Friday, May 11, 2007
Archaic non-silver printing processes
Some of the earliest methods of photographic printmaking are non-silver processes. While they are no longer used for everyday printing, most of these processes can be used to make prints by anyone willing to put in the time and effort to master them. There are too many archaic printing processes for me to describe here, so I’ll limit myself to short descriptions of some of the better known ones.
Cyanotype prints have a distinctive blue tone. The chemicals used to mix a cyanotype emulsion create Prussian blue pigment when combined and exposed to ultraviolet light. The prints shown in this post are cyanotypes that I made last summer.
The deep brown tones obtained in a VanDyke brown print also come from the chemicals used to mix the emulsion. Different chemicals result in the brown tones when the sensitized print is exposed to ultraviolet light.
Gum bichromate prints are also created by coating paper with a light sensitive emulsion. In these prints, however, color is determined by the addition of watercolor paint to the liquid emulsion. Different colors on the same print can be obtained by coating and printing the paper multiple times.
Cyanotypes, VanDyke brown prints and gum bichromate prints are contact printing processes. This means that the resulting print is the same size as the negative used to print it. Enlargers are not used as in traditional printing. If you desire an 8 X 10 inch print, you must print from an 8 X 10 inch negative. Currently, the easiest method of obtaining large negatives is to print them onto transparency film using a photo-quality inkjet printer. Creating the negative with the correct density and tonal range requires experience in intermediate to advanced level Photoshop skills.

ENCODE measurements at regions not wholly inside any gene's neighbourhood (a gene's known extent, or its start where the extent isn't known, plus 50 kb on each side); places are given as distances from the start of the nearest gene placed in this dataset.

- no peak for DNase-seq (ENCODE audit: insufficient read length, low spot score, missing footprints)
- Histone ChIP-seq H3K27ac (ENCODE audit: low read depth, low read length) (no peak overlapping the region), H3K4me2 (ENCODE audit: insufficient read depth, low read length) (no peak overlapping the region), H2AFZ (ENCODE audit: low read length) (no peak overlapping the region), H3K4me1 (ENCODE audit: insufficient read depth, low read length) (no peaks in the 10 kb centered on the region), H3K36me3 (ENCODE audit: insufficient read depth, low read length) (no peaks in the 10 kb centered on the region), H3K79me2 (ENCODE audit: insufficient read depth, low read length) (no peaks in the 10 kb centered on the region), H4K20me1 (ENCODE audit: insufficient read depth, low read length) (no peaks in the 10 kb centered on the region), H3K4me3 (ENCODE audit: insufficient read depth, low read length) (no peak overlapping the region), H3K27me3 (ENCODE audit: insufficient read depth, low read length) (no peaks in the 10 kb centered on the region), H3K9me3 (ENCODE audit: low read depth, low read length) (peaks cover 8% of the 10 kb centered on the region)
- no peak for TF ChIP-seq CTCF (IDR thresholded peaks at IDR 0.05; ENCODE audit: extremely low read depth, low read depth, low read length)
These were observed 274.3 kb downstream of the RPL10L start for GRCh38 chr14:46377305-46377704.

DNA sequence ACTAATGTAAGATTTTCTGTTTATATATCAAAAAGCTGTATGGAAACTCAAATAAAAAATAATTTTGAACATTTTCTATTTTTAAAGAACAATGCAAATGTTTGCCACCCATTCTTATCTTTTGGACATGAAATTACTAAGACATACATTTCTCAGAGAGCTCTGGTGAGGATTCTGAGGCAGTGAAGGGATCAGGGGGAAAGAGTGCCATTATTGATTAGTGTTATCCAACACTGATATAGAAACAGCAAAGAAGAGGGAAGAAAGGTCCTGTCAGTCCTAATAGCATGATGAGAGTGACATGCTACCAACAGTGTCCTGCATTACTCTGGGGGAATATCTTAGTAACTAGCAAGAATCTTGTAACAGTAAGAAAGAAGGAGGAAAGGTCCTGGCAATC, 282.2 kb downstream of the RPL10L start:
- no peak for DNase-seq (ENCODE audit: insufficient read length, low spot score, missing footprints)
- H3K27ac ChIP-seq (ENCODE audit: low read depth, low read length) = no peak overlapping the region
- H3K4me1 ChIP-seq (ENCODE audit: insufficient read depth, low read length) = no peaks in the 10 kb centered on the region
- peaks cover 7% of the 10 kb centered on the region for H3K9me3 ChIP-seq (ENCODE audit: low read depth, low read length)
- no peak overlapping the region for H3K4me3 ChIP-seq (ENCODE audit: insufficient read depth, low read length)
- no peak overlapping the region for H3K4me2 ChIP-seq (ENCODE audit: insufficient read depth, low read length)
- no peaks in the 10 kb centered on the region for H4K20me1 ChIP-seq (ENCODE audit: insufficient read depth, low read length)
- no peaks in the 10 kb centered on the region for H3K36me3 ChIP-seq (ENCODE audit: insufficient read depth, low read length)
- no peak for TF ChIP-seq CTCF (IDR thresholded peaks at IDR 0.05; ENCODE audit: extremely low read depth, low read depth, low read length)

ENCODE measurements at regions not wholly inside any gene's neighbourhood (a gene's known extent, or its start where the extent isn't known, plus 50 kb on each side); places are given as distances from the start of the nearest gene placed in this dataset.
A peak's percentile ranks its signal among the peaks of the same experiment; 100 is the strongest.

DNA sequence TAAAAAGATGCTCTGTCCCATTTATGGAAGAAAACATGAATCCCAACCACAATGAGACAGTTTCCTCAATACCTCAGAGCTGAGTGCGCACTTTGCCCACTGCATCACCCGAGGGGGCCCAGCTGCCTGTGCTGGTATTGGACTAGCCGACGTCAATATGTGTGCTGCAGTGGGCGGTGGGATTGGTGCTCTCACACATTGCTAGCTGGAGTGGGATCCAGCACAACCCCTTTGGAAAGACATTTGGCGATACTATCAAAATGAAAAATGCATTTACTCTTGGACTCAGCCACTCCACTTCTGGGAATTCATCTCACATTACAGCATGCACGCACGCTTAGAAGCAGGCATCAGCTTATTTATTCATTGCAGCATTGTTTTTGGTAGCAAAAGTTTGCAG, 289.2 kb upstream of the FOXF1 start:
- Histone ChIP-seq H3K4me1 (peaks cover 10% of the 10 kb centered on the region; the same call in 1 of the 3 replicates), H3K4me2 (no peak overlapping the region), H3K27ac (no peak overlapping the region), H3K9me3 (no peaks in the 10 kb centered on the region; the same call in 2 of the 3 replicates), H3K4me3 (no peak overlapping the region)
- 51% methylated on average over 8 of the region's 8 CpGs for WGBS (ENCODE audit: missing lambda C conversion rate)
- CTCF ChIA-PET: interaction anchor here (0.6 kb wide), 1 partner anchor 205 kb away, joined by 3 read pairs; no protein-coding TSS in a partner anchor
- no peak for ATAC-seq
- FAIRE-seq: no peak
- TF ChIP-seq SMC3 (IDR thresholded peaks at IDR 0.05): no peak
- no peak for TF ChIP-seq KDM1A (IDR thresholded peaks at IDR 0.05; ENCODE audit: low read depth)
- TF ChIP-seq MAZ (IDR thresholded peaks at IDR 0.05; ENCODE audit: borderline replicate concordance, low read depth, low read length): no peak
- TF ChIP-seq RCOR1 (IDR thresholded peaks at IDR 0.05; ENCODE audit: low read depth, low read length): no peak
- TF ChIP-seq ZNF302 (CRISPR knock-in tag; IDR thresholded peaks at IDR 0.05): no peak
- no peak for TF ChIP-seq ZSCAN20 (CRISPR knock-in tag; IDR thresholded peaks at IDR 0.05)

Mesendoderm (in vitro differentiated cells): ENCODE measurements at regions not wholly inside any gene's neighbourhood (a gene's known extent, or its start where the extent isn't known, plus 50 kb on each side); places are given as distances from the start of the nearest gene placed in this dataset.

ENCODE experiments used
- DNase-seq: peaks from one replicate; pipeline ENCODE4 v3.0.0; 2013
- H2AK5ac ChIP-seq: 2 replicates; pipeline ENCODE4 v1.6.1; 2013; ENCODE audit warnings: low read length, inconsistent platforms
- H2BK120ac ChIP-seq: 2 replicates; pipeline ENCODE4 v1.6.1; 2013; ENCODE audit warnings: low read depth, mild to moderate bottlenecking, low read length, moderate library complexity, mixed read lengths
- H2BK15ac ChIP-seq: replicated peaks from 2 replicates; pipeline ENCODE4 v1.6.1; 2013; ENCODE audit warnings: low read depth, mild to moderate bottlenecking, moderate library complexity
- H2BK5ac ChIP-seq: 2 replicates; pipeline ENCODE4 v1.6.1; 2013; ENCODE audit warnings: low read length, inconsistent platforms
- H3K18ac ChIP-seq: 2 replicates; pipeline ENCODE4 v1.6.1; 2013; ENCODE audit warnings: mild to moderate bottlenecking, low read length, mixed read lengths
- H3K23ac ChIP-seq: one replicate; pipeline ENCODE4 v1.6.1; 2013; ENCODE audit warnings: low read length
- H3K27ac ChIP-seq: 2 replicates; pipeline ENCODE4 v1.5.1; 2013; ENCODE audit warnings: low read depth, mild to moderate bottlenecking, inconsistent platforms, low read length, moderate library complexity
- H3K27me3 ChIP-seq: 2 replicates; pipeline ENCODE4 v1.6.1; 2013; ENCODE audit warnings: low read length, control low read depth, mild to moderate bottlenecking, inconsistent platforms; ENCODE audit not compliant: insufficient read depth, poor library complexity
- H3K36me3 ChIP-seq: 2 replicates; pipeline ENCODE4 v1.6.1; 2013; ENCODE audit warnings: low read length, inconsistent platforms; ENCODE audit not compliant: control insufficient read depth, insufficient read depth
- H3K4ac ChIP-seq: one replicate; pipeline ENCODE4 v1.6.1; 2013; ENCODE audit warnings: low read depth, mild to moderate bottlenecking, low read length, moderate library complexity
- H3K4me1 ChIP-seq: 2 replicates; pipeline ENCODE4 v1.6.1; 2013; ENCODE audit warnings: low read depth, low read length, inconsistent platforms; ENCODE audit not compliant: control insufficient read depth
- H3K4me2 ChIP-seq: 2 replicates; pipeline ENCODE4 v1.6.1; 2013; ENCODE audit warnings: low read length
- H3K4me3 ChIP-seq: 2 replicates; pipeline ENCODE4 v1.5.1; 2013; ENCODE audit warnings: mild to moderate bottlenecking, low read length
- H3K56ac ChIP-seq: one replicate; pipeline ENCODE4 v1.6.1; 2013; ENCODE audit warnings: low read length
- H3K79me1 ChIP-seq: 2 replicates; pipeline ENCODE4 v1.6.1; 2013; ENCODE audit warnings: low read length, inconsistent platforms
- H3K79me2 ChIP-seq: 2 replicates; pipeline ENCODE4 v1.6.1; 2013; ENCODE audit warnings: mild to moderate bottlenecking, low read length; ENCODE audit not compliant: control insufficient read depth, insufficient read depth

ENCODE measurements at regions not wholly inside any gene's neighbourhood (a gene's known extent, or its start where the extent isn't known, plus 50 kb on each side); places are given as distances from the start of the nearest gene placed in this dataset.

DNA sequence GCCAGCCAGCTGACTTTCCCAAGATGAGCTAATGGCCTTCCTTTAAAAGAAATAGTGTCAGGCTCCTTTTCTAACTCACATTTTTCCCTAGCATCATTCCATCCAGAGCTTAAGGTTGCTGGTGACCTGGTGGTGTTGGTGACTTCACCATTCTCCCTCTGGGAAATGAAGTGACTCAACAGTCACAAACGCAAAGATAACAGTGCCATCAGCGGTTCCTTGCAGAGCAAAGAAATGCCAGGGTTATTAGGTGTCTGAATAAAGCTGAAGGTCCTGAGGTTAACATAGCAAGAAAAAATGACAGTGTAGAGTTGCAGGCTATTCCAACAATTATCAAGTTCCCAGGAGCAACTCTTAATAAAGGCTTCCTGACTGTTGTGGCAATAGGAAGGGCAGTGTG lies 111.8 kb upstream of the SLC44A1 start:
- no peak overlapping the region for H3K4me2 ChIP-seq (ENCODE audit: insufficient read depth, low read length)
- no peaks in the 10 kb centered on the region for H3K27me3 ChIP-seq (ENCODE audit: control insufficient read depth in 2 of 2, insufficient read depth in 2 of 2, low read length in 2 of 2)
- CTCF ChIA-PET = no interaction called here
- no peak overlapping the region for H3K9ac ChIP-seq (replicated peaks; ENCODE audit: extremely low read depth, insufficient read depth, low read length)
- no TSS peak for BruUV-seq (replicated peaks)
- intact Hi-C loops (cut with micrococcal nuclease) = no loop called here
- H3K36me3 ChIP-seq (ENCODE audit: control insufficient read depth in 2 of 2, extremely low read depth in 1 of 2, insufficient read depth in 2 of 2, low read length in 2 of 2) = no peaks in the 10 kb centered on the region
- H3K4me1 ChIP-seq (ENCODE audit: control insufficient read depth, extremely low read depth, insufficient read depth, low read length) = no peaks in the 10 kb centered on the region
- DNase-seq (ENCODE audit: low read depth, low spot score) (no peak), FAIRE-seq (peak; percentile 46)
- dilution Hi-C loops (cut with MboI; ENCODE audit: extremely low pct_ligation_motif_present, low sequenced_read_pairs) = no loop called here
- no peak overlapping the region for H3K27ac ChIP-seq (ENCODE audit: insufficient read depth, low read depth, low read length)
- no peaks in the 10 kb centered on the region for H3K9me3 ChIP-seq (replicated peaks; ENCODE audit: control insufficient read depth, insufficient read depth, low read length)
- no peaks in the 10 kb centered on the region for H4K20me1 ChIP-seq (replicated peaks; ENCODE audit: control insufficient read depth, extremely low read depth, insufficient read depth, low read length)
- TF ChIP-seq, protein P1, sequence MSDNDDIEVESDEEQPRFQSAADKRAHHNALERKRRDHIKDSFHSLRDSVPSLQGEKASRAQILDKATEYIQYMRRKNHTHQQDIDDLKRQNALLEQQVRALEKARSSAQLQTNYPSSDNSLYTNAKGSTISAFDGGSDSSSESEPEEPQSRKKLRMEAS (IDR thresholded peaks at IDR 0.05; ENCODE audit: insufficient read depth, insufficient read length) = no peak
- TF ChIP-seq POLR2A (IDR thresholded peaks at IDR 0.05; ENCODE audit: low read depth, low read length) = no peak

To prepare a light-sensitive surface for printing, chemical solutions are mixed and brushed by hand onto paper or fabric (printmaking and watercolor paper are commonly used). The paper is then allowed to air dry. After the paper is dried, the negative is placed in contact with the sensitized paper, and exposed to ultraviolet light. Exposure times vary based on the intensity of the light source you are using. For cyanotype prints, an exposure time of 20 minutes in direct sunlight is not uncommon. I built a simple exposure unit equipped with ultraviolet bulbs, using this, my exposure time for a cyanotype is 11-13 minutes.
Development for these processes is usually more simple than it is for traditional photographs. The three processes I’ve described all develop in water. After a 3-4 minute rinse, cyanotype prints are submerged in a bath of diluted hydrogen peroxide, which oxidizes the Prussian blue pigment, resulting in a darker blue color.
A more detailed description of these and many other process can be found on the Alternative Photography website, along with many examples of work made using these processes. Follow the link to the right.